This committee will need to address how to reduce or eliminate the global skills gap to improve economic outcomes for both businesses and employees around the world. Members of the committee may suggest conventional approaches to this topic, such as improving education in developing and developed countries, or more controversial approaches, such as reducing restrictions on worker movements across borders. Ultimately, the setting the right combination of policies is in the delegates’ hands.
Topic Area B: The Economic Future of Green Energy Development
The signing of the Paris Climate Agreement in 2016 by representatives of 196 parties raised hopes about the future of green energy development, yet, just two years after its signing, criticisms have persisted about its efficacy. Some note that even if all of the nationally determined contributions are met, global temperatures would still be expected to increase well beyond the two degrees Celsius above pre-industrial levels target that many had hoped. Additionally, they point out that the Green Climate Fund, which was founded under the UNFCCC and pre-dates the Paris Agreement, is likely to have trouble reaching its funding goals. Others criticize the role that the private sector plays in the fund and believe that the money will not be used in the most efficient manner possible. Many critics believe that further steps need to be taken to ensure that the increase in global temperature is held to the lowest level feasible.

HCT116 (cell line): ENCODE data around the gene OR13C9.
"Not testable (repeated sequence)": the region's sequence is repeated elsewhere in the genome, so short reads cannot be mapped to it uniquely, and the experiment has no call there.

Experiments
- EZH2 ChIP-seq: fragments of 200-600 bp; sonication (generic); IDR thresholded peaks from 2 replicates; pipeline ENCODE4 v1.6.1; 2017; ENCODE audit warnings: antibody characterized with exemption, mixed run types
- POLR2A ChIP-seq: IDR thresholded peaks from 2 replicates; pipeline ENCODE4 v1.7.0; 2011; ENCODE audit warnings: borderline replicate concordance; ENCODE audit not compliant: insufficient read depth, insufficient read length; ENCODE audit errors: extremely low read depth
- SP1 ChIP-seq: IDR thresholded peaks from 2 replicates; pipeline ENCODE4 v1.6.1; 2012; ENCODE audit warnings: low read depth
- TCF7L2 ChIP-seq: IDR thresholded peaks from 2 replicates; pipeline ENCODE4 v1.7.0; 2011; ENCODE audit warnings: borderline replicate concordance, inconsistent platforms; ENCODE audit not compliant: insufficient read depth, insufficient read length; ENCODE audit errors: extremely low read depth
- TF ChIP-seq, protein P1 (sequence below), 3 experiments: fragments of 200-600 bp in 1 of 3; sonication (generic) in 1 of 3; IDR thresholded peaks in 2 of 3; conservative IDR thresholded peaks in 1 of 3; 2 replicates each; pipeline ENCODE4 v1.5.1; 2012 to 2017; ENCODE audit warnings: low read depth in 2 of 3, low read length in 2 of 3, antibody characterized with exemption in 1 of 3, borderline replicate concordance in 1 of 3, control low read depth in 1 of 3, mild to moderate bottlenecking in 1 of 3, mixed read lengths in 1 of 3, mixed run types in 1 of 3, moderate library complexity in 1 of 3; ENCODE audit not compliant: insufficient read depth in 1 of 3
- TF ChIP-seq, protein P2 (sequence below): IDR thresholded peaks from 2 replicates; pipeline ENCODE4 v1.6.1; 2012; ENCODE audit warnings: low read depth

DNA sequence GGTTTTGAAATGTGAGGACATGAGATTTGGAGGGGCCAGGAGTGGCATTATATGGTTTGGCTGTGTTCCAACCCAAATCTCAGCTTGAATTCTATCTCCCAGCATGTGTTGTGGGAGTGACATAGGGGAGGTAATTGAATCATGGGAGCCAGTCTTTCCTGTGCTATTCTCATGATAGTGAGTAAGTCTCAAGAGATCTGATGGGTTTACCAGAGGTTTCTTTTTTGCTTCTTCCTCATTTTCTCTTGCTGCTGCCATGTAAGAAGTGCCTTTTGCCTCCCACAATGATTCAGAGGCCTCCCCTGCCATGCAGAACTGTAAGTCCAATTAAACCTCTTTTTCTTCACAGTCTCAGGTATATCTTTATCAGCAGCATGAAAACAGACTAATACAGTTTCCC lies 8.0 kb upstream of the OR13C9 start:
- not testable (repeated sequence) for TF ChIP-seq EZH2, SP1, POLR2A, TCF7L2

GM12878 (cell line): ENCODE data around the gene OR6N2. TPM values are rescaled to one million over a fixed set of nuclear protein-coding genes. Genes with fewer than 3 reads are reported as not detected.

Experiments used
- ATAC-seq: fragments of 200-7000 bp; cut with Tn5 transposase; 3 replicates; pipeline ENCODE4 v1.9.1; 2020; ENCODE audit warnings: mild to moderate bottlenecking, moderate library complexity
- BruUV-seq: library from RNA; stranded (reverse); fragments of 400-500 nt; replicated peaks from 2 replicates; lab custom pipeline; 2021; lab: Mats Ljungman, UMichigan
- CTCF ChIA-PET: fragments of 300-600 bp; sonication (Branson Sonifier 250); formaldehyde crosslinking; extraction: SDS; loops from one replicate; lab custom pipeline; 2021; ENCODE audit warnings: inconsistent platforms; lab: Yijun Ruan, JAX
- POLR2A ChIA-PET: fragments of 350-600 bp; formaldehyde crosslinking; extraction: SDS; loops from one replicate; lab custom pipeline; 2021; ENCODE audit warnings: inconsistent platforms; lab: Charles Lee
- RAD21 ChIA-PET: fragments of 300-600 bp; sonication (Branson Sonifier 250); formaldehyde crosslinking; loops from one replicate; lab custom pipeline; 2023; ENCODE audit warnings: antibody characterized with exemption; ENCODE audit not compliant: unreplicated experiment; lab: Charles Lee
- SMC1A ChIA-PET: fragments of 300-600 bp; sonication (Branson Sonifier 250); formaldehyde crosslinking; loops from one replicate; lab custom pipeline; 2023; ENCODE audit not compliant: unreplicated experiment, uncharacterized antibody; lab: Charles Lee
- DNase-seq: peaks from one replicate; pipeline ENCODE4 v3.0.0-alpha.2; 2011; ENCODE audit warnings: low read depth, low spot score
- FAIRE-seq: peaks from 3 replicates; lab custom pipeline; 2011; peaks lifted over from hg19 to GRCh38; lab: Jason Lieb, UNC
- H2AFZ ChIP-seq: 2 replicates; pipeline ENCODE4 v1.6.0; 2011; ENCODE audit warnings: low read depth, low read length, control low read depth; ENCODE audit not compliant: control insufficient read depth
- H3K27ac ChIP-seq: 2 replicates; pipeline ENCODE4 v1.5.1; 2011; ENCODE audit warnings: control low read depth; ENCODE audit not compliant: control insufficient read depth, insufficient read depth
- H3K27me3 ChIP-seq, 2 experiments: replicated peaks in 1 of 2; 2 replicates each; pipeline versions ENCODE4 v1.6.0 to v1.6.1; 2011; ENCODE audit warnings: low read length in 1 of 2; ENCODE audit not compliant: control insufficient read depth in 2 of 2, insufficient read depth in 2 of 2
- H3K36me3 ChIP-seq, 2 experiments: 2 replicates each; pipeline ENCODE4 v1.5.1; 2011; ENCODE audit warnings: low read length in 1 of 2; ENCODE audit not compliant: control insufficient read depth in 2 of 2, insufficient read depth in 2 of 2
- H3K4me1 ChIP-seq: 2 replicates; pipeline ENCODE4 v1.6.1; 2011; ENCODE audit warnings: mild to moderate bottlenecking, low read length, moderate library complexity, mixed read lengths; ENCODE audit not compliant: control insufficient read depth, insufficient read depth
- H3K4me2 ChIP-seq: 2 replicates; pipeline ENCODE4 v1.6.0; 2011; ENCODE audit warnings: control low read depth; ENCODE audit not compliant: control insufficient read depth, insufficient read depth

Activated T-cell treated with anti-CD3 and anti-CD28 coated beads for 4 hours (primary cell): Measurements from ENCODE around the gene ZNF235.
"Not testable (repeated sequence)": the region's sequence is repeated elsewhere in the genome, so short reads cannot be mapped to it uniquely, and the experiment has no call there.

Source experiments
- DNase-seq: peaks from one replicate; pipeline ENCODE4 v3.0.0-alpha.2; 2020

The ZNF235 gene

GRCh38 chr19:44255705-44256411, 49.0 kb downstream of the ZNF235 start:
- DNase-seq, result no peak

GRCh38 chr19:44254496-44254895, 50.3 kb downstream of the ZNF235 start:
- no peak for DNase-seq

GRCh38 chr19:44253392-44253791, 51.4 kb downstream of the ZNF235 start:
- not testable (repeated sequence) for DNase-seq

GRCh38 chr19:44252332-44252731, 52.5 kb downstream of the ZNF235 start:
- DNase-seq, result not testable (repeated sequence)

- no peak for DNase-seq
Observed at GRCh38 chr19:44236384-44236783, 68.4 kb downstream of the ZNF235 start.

During committee, delegates will have to wrestle with fundamental questions that have existed within the debate for years: What obligations do member states have in the promotion of green energy? Who bears the primary responsibility for changing the incentive structure –countries with the highest current emissions levels or those that have historically emitted the most?
With these things in mind, this committee should think about how to best shape the incentives structure to limit increases of global temperature levels. Delegates will have to consider the current geopolitical climate and be cognizant of some country’s concerns about a shift in the center of energy production. Another consideration should be made about the position that countries have towards certain sources of energy generation, such as varying feelings towards the adoption of nuclear energy. Finally, delegates will have to determine appropriate levels of adaptation and mitigation.